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Blured&Smoky Effect. HOW? HELP

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  • Blured&Smoky Effect. HOW? HELP

    Dear Friends,
    I'm reposting with more specific information about the picture that I want to know how it was made.
    If you can help me to know the techniques involved in this pictures, I will really appreciate it.
    Here the link

    https://www.dropbox.com/s/svbpag91aw...2003.31.15.png

  • #2
    Re: Blured&Smoky Effect. HOW? HELP

    While it's certainly possible that all of the blurring was done in post, it's equally likely that the photographer used Vaseline applied to a clear lens filter to give a dream-like diffused blur. Something like this:
    http://lifehacker.com/5624416/use-a-...e+style-photos

    As far as the color goes, I think that if you add cyan and magenta into the blacks while keeping the highlights and quarter tones on the warm side, you could achieve a similar result.

    Comment


    • #3
      Re: Blured&Smoky Effect. HOW? HELP

      I don't think it's vaso. Looks to me like it may be a second or even multiple overexposed and out of focus images over the top of the sharp image. Plus desaturation and colorization as eraanexact has said.

      If you're interested in testing this sort of stuff, I'd recommend getting a P series Cokin filter holder - there's one (forget what it's called now) that you can sandwich various kinds of material in between. Years ago I used to use different coloured pieces of pantyhose, cellophane and other diaphanous materials sandwiched in such a filter holder. Need to use a wide aperture so they're completely out of focus and lots of different fx can be achieved this way.

      Whatever you do, don't get vaseline on your camera or lens - it gets into places you really don't want it and you can never fully get it off again. A cheap filter is fine but get it into your expensive 85mm 1.2 lens and you'll really regret it.

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      • #4
        Re: Blured&Smoky Effect. HOW? HELP

        Excellent! Thanks for the asnwers.
        Eraanexact can you explain a little bit in deep, how to add properly more cyan and magente into the blacks and keep the highlights on the warm side?
        I will appreciatte your help
        E

        Originally posted by eraanexact View Post
        While it's certainly possible that all of the blurring was done in post, it's equally likely that the photographer used Vaseline applied to a clear lens filter to give a dream-like diffused blur. Something like this:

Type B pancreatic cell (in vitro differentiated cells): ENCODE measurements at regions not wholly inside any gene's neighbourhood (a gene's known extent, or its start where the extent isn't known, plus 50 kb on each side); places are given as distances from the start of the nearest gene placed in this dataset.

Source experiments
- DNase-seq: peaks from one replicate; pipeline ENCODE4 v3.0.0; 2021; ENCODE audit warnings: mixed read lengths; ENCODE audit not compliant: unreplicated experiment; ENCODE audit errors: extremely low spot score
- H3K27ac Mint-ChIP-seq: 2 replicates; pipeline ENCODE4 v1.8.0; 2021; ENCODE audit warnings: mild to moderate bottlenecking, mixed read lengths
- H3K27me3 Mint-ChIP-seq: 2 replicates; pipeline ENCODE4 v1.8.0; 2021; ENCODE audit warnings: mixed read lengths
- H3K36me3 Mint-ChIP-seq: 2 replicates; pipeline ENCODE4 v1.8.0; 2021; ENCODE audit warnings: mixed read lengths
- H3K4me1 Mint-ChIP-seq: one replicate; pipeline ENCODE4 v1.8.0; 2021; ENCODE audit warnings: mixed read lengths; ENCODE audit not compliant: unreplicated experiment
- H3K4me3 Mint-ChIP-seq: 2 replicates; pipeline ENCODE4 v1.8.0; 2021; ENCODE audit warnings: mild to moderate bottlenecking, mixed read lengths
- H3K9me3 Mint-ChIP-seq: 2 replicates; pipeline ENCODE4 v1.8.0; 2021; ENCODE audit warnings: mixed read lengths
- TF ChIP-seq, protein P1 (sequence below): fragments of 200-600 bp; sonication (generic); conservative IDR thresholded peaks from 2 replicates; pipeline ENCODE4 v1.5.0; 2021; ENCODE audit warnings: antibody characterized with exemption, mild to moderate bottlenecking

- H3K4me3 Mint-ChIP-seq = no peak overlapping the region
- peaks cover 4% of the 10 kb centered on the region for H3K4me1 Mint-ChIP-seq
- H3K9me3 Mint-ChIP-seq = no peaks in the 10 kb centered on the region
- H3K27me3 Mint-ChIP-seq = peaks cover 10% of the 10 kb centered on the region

http://lifehacker.com/5624416/use-a-...e+style-photos

        As far as the color goes, I think that if you add cyan and magenta into the blacks while keeping the highlights and quarter tones on the warm side, you could achieve a similar result.

        Comment


        • #5
          Re: Blured&Smoky Effect. HOW? HELP

          Originally posted by eduforte View Post
          Excellent! Thanks for the asnwers.
          Eraanexact can you explain a little bit in deep, how to add properly more cyan and magente into the blacks and keep the highlights on the warm side?
          I will appreciatte your help
          E
          There's different ways to achieve this, but for me, I like curves. I would add a new curves adjustment layer, and do something like the attached screenshots.

          In the red channel, pull down cyan in your 3/4 tones and keep the red in the 1/4 tones:
          Screen Shot 2013-02-27 at 11.04.43 PM.png

          In the green channel, pull down magenta in your 3/4 tones and keep the green in the 1/4 tones:
          Screen Shot 2013-02-27 at 11.04.52 PM.png

          In the blue channel, pull up blue in your 3/4 tones and keep the yellow in the 1/4 tones:
          Screen Shot 2013-02-27 at 11.05.00 PM.png

          You will need to adjust this depending on the image you're applying this color treatment to, so just play around with it and see what you like.

          Comment


          • #6
            Re: Blured&Smoky Effect. HOW? HELP

            Great, I will make a try with your set, and I'll let you know what happened. It look like it should work.
            E

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